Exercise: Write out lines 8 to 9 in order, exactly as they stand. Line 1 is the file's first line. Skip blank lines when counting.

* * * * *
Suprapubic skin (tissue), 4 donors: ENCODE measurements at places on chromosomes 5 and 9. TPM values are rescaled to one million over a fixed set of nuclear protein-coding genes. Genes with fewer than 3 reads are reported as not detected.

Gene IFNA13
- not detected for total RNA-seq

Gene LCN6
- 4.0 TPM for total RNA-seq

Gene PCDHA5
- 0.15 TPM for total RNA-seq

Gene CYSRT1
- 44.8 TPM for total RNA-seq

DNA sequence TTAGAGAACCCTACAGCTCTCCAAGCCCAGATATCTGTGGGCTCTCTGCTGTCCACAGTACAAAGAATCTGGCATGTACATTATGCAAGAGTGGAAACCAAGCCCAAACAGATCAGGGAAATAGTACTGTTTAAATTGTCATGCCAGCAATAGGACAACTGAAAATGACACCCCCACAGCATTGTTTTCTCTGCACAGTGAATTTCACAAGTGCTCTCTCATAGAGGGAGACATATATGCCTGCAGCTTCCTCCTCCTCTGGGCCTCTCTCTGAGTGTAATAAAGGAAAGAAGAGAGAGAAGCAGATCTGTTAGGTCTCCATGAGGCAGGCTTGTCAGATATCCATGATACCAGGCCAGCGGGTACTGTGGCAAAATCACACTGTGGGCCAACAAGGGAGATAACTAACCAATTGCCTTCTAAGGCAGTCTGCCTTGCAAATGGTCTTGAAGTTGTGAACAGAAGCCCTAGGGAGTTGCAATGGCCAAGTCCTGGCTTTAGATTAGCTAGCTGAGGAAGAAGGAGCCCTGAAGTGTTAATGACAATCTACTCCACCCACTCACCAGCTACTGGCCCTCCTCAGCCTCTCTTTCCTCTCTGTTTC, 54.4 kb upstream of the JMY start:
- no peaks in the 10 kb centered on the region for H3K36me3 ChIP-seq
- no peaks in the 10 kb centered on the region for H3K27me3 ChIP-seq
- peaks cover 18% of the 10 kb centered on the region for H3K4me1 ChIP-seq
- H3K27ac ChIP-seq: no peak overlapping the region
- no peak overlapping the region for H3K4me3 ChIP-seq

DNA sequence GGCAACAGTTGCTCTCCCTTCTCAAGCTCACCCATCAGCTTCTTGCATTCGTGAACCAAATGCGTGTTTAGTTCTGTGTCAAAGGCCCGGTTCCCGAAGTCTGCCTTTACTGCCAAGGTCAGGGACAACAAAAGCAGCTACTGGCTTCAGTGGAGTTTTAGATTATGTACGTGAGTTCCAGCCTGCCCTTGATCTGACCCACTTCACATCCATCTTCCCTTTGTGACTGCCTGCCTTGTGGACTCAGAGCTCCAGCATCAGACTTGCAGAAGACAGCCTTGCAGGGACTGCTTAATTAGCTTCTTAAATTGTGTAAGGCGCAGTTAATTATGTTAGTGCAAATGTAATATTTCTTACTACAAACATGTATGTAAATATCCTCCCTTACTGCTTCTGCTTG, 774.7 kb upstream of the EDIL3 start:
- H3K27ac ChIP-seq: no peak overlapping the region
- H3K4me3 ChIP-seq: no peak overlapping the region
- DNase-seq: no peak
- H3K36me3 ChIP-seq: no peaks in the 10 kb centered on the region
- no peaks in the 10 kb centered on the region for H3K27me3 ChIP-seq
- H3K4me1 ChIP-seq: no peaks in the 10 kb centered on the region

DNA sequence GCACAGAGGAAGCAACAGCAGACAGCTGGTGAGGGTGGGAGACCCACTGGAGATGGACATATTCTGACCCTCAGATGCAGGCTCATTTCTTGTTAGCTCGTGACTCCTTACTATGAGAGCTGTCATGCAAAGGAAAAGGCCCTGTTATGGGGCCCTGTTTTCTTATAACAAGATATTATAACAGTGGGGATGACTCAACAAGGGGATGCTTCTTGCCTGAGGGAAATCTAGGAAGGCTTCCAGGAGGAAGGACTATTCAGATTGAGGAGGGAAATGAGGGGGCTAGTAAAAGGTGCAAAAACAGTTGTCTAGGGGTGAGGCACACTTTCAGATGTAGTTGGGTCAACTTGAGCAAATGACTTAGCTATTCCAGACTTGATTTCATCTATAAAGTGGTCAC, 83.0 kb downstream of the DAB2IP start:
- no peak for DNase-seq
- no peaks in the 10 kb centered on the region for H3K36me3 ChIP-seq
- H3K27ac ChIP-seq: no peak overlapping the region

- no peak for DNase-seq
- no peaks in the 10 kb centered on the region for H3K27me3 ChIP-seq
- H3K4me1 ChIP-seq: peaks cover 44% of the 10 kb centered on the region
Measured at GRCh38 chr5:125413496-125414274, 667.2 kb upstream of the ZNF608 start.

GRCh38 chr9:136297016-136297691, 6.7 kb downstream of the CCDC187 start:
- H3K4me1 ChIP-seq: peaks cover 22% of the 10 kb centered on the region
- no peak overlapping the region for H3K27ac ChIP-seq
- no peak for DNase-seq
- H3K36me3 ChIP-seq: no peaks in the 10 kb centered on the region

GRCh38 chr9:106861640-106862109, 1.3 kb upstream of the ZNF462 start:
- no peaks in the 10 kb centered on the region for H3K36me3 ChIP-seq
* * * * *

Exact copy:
Gene CYSRT1
- 44.8 TPM for total RNA-seq